Homemade solar panels/wind turbines

September 4, 2013 by  
Filed under Solar Energy Tips

Hello Everyone!


(replying to everyone not to a specific person)


As you can probably see, I just joined this forum. I have read the entirety of this thread, though because of an extremely slow Internet connection, it has taken me over an hour to log on, bring up this screen and type this up.


First off, I would like to say that all of you (or at least the vast majority) seem genuine, not try-hards who know nothing (and those of you who do not know anything seem to be interested in learning). I am addressing the first section to they guy (or girl) who said that they would like to live completely off the grid with their home powered by wind and solar power.


It is a relatively easy thing to make a solar panel, and if you would like, I can give you (for free) instructions and suggestions that should make them a lot more durable and reliable. The difficult thing is converting the raw energy (DC, anywhere from 12 to 48 Volts) into 240V AC power (or 110V AC in America-correct me if I am incorrect). And it is even more difficult to completely convert a house completely over to renewable energy sources.


*(Assuming that you know a fair amount about electronics and have good soldering and carpentry skills, then it would be well worth the effort to buy solar cells off Ebay. Just go onto Ebay and type in solar cells. Years ago I purchased ten cells as a proof of concept idea, and I received thirteen instead. Only one was chipped, though I broke most of the rest due to poor handling and dexterity, as well as youthful over-enthusiasm.)


If you want to be good to the environment, then I suggest building a relatively large array of solar panels (800W at least, preferably more) plus all associated hardware. In the case of inverters, I would suggest using a grid-tie inverter; feed energy into the grid, use only as much as you need during the day, at night draw energy from the grid. This idea is most certainly not original; it is called Virtual Energy Storage-look it up, other websites can explain it better.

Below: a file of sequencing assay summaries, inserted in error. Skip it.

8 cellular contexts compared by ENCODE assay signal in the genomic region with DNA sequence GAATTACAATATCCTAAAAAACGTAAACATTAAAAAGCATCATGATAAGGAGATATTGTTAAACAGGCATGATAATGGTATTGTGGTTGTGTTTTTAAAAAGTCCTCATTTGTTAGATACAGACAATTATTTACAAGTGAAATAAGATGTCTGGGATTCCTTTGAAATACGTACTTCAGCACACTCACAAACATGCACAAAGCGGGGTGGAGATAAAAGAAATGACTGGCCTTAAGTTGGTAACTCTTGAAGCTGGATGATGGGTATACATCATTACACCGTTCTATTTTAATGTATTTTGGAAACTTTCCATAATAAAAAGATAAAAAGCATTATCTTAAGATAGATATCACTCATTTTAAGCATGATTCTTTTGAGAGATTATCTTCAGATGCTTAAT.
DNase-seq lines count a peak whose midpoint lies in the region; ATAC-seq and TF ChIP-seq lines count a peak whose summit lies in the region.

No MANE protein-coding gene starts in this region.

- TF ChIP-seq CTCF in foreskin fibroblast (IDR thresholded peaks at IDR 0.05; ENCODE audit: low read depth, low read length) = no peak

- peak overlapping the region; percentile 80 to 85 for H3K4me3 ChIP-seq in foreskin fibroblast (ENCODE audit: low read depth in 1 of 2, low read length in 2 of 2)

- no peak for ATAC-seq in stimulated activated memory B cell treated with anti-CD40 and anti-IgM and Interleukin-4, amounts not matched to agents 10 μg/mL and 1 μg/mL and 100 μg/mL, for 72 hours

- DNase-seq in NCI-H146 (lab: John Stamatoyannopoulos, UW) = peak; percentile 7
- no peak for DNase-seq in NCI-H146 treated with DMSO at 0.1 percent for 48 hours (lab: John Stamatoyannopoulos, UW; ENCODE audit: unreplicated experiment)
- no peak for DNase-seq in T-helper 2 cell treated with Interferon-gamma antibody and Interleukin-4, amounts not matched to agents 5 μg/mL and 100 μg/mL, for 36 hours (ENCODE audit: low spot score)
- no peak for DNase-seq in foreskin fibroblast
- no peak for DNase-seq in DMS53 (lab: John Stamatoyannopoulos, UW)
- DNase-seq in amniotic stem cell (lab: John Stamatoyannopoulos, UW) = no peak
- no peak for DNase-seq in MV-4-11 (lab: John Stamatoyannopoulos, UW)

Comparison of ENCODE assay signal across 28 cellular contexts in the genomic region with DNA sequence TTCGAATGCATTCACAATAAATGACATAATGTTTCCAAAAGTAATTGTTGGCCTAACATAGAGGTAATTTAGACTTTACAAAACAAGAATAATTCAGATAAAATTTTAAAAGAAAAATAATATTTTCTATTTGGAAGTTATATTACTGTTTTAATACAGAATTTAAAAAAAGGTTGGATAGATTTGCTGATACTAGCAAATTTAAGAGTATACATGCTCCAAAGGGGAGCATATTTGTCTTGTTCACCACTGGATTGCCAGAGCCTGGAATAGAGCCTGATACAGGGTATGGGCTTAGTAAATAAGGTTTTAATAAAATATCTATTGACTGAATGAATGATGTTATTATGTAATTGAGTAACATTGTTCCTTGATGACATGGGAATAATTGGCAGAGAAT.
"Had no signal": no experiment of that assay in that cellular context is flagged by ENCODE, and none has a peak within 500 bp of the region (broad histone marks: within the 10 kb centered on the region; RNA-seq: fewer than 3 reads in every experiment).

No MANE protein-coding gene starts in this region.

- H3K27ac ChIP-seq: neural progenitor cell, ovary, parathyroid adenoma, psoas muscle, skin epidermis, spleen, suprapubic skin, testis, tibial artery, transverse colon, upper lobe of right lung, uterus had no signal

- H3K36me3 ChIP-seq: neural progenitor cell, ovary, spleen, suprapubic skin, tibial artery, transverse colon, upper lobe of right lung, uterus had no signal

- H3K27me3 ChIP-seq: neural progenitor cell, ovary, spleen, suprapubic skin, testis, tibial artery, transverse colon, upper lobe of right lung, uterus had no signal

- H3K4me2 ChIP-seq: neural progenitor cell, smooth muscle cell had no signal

Basically you use the main power grid as a virtual battery (although the energy is not actually stored, it is distributed to other homes, businesses, factories etc). As for wind power, I have very little experience in that regard. It would certainly only be worth investing in if you experience high winds for at least 20+ hours a day. Certain seaside or mountainous locations may experience conditions such as this, however.


The actual storage of power on-site with batteries is extremely expensive and the manufacture and disposal of batteries is very bad for the environment, depending on the batteries you are using. Batteries are hideously expensive and unless you are salvaging and regenerating say, banks of old car batteries, it is not worth the effort. If you are truly determined to become a little more independent, save some money, help the environment and more importantly make your objectives achievable, then I would recommend banks of home-made solar panels (again assuming that you are at least competent with electricals and carpentry-if not then buy them, do not take the risk) with a grid-tie inverter using Virtual Energy Storage.


(Another little side-note: most but not all grid-tie inverters DO NOT offer power backup; if the mains fails, and you have three staggered batteries of solar panels, they will not give you any backup power whatsoever. You will have to pay a pretty penny in order to get one that does (as a starter, go to ww.jaycar.com, and looked up SuperCombi or CombiPlus, just to get an idea of the sort of prices you will be paying if you buy your equipment commercially (remember, that is just the inverter, not counting voltage regulators ($250-$500, mounting hardware, solar cells etc)).


Please reply to this andor ask questions, even set me straight if I have made a mistake or posted flawed data. I have done tons of research over the last three years, read hundreds of articles, trawled dozens of forums, read dozens of books and run half-a-dozen mathematical and financial simulations. And remember, keep your objective achievable.

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